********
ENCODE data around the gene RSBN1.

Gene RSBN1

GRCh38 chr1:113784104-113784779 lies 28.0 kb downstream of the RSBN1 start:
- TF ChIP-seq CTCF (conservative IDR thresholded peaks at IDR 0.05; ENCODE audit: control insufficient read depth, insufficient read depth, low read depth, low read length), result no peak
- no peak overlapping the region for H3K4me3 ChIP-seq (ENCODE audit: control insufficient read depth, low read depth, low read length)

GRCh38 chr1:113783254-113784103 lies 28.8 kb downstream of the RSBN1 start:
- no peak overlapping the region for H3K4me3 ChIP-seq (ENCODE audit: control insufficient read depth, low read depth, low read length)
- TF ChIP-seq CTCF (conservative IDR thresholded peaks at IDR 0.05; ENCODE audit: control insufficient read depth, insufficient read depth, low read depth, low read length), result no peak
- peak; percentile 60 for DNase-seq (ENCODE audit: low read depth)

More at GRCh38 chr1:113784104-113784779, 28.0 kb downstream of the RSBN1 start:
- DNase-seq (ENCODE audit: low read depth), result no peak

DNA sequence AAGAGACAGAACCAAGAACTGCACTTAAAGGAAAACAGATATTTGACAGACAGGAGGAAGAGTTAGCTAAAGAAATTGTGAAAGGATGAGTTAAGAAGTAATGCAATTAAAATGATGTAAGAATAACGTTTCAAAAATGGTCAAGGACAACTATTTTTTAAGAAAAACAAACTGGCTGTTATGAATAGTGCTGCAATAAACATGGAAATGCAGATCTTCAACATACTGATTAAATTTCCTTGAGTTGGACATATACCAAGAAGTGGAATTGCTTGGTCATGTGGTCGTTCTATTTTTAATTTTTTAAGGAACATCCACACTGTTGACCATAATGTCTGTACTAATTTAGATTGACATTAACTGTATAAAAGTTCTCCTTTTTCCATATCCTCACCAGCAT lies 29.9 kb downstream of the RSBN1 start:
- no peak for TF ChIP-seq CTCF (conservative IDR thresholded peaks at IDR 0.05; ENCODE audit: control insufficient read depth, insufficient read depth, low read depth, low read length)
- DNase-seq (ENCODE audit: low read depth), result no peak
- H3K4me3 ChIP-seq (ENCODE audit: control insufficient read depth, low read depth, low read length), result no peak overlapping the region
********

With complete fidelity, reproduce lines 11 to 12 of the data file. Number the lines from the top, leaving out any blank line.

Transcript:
- DNase-seq (ENCODE audit: low read depth), result no peak

DNA sequence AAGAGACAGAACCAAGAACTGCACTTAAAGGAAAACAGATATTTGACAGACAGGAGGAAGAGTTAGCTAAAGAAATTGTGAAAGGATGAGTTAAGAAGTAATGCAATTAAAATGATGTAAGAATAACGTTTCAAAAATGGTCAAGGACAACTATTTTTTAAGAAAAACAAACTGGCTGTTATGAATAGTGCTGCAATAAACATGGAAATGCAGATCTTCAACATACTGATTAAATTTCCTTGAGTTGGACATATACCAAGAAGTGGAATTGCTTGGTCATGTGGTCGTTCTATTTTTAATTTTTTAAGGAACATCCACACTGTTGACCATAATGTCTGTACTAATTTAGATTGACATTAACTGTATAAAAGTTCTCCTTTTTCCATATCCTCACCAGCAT lies 29.9 kb downstream of the RSBN1 start: